IN another bold move for self-sufficiency in sugar production through government’s backward integration policy, Dangote Group, yesterday in Minna, Niger State, signed a Memorandum of Understanding (MoU) with the state government for the establishment of a jumbo $450 million state-of-art and fully integrated sugar complex.
On completion, according to the President of the group, Aliko Dangote, the project will generate over 15,000 jobs in the state and bring about a complete economic turn-around for the state.
The $450 million pact signed at the government house will see the company producing raw sugarcane on 16,000 hectares of land at Lavun Local Government Area through an out-grower scheme.
The company, which is currently operating out-grower scheme in rice production in a number of states, has Africa’s largest sugar refinery in Lagos and a sugar cane plantation in Numan, Adamawa State.
Dangote said his investment was informed by his company’s firm belief in the potential of the Nigerian economy, adding that the new outlay will add value and create jobs for Nigerians.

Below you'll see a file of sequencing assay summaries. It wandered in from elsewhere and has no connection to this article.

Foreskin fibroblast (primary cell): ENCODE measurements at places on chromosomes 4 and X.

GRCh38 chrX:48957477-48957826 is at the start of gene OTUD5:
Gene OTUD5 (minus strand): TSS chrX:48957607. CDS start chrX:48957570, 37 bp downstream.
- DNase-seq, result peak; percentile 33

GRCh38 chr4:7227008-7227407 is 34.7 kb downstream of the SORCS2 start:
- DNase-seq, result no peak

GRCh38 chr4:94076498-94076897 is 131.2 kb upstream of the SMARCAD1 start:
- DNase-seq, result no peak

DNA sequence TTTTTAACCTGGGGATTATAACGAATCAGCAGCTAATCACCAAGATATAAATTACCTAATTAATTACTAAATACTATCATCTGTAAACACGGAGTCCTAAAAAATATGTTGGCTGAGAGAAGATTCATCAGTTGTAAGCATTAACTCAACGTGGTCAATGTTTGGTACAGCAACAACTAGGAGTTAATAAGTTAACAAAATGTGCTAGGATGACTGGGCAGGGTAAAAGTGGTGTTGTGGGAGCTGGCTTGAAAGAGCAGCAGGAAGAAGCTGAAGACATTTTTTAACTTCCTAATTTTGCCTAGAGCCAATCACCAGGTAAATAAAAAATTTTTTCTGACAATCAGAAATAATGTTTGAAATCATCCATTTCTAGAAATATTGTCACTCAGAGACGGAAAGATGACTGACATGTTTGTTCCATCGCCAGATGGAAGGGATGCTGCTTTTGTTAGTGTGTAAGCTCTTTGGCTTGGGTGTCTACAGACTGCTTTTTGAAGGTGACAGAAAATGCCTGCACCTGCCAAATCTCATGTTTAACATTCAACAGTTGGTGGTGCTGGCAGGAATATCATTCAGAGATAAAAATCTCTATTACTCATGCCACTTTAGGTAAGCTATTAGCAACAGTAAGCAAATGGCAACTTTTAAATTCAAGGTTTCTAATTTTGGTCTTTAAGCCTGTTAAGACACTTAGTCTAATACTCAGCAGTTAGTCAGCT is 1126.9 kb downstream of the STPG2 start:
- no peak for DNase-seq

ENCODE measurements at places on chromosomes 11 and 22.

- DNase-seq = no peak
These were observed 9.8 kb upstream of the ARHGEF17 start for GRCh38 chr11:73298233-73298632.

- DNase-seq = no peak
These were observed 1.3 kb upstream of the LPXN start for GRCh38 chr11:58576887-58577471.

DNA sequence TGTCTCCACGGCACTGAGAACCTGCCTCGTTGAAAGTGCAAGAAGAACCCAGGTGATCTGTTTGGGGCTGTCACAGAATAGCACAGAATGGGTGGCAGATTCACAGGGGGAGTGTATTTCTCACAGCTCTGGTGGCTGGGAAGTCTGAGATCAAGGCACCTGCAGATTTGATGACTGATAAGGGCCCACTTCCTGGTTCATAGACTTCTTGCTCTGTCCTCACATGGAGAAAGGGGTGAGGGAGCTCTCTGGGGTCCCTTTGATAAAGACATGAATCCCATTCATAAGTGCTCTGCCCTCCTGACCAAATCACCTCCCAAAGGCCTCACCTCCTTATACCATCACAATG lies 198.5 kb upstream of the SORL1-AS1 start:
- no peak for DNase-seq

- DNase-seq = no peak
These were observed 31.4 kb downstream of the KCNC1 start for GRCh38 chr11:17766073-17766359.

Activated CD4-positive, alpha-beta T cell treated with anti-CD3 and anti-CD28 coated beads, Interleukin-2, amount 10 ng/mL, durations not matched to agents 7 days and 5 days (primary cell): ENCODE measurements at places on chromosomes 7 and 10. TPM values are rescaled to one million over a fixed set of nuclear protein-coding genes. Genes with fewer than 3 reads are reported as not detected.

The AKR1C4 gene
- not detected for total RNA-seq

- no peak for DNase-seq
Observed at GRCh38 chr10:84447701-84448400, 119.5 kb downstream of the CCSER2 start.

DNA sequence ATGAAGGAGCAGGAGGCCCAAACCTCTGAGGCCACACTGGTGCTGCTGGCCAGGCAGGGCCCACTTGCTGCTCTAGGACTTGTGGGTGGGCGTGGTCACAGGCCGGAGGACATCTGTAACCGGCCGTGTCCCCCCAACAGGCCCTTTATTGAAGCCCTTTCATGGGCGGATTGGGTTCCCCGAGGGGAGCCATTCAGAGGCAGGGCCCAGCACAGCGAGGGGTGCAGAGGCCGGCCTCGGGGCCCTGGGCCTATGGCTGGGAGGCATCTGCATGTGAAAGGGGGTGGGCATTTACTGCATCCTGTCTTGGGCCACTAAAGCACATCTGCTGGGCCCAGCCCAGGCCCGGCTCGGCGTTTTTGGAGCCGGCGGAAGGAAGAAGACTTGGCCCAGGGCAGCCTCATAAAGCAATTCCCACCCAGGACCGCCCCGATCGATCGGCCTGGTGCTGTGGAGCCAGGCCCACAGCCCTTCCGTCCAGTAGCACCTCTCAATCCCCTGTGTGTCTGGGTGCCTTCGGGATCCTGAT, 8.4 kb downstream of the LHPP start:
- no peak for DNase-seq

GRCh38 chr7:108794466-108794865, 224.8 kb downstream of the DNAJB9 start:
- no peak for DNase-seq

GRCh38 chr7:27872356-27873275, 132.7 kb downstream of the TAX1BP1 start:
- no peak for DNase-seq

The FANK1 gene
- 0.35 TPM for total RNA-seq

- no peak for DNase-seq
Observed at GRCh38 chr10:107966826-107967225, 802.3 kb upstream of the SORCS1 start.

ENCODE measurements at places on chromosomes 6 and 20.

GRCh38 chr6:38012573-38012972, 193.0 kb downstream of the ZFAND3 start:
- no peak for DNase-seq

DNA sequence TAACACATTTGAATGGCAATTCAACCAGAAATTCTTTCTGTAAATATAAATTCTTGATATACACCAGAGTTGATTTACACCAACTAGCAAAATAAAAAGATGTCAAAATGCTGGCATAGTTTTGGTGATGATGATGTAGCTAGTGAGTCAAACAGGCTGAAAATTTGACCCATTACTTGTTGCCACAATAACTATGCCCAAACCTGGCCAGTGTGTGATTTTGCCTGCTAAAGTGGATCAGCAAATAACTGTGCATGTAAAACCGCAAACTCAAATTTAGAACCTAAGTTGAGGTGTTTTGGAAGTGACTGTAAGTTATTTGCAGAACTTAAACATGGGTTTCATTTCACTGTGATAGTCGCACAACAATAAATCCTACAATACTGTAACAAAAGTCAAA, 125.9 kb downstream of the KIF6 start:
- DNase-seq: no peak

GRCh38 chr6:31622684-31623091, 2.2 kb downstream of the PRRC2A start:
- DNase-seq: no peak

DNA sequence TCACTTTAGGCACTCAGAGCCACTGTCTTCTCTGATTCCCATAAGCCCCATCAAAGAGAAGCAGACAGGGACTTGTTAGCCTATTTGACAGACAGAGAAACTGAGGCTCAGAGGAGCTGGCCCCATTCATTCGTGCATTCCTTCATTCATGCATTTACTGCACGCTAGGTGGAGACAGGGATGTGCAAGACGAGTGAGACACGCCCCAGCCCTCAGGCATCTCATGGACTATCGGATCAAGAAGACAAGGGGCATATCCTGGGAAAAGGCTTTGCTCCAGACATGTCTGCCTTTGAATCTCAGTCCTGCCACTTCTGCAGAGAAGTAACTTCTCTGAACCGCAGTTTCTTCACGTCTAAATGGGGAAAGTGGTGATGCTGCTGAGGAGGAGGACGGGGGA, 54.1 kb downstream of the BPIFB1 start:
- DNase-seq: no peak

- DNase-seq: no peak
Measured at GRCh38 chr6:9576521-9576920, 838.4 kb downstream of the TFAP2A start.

He commended the state Governor, Abubakar Bello, for his foresight and efforts to woo investors to Niger State, noting that “the Dangote’s integrated sugar project in Niger State will also include the establishment of integrated sugar mills, generate power, produce molasses, ethanol fuel, biomass and produce animal feeds.”
In his remarks, the state governor, Bello, said the deal will revolutionise agriculture in his state and Nigeria. Expressing joy that the MoU was signed during his own administration, Bello described Dangote as the liberator of the Nigerian economy and a dependable partner.
The governor then urged Dangote Group to explore other investment opportunities available in the state, just as he announced that the state was open for multi-sectoral investments.